“Indeed, a substantial, well-researched academic literature shows that if anything the reverse is true: hosting big sporting events is an economic burden.”
But not if you’re a Union Leader.
Brendan Barber…the man who thinks not turning up for work and spending lots of money you don’t have is the way to prosperity.
“We can’t muddle through greening our economy – we need investment, planning and an Olympic-style national crusade.”
All morning the BBC has been informing us that Barber insists that spending as we did on the Olympics shows that such investments can provide us with a economic legacy that fills the Chancellor’s coffers…..nice to see a Union leader in tune with the Government then.
The difference being that the BBC do not gainsay Barber…unlike when the Government similarly insisted that we would have an Olympic legacy measured in real gold not just medals….always a vain hope I would have thought rather obviously.
Not so long ago the BBC told us that the government’s hopes for an Olympic Spring in the finances were delusional…….
‘It will be years before we know whether UK plc will get its money back, let alone make a profit on the Games, but most economists agree major sporting events rarely bring lasting financial reward.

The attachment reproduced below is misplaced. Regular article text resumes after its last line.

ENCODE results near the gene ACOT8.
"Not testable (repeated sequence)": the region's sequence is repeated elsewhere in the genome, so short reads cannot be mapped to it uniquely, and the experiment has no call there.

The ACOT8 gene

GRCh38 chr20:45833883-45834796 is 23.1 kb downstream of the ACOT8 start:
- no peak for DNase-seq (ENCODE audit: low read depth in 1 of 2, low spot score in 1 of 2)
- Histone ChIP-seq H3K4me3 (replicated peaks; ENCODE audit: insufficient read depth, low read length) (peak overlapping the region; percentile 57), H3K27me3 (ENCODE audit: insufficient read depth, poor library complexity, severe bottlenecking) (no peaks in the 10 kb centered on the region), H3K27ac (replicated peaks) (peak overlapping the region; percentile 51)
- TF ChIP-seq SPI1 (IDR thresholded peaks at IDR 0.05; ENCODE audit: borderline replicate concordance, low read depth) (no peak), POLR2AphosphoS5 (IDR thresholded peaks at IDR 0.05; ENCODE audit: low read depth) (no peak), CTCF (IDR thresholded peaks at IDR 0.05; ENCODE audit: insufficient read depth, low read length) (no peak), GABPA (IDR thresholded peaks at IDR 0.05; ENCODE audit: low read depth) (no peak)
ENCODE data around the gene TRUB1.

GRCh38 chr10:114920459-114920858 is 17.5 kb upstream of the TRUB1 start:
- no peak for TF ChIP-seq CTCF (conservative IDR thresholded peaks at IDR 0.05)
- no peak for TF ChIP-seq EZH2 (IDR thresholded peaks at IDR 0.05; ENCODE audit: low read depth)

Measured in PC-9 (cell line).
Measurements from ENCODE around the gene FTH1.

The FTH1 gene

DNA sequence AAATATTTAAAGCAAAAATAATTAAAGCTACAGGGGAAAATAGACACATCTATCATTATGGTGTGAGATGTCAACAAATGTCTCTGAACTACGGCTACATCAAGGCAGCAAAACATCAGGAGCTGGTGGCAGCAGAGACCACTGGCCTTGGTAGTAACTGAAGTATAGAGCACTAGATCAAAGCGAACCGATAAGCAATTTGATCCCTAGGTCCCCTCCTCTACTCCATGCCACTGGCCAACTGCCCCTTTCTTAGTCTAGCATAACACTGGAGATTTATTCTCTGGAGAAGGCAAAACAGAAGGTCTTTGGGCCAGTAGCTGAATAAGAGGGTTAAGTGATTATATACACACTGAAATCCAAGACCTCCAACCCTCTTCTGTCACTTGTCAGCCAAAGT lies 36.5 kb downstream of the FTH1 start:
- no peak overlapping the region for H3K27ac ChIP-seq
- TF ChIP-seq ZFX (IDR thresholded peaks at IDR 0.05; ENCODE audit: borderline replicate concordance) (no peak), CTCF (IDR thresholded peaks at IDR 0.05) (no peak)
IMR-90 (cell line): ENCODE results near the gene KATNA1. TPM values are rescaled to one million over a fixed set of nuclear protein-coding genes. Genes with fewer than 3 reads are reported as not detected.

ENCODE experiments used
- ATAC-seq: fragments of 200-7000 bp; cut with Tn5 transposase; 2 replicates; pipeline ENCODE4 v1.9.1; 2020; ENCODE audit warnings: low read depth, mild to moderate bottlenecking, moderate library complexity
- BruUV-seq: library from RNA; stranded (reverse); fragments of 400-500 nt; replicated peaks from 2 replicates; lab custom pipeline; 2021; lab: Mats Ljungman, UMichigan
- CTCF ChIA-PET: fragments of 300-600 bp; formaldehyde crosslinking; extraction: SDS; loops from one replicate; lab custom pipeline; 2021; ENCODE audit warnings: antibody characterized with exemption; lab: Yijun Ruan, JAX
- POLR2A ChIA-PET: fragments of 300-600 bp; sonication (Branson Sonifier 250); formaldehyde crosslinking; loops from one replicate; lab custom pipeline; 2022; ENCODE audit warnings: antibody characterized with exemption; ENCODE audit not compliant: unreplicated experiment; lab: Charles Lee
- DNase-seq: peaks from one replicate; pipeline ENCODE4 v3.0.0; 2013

The government will have its work cut out to buck the trend.’
Happiness is only legacy from Olympics
For years, a favourite word of London’s Olympic organisers has been “legacy”. The games were not just meant to be a fortnight of joy, but rather they would boost Britain’s economy and “inspire a generation” to play sport. David Cameron, prime minister, has named Lord Coe, chairman of the London organising committee, as the country’s Olympic legacy ambassador, and spoke of “making sure we turn these games into gold for Britain”.
It feels intuitive that hosting such a memorable event should leave a legacy. But economists who study the topic almost all agree that it doesn’t. Britain will probably get only one intangible benefit: increased happiness.
Politicians in any hosting country invariably promise economic benefits. However, Stefan Szymanski, sports economist at the University of Michigan, says not one credible academic study backs this up. “Indeed, a substantial, well-researched academic literature shows that if anything the reverse is true: hosting big sporting events is an economic burden.”
Didn’t hear much of that kind of clear thinking this morning from the BBC.
Seems that the same message has different meanings when spoken by different people when the BBC comes to interpret it.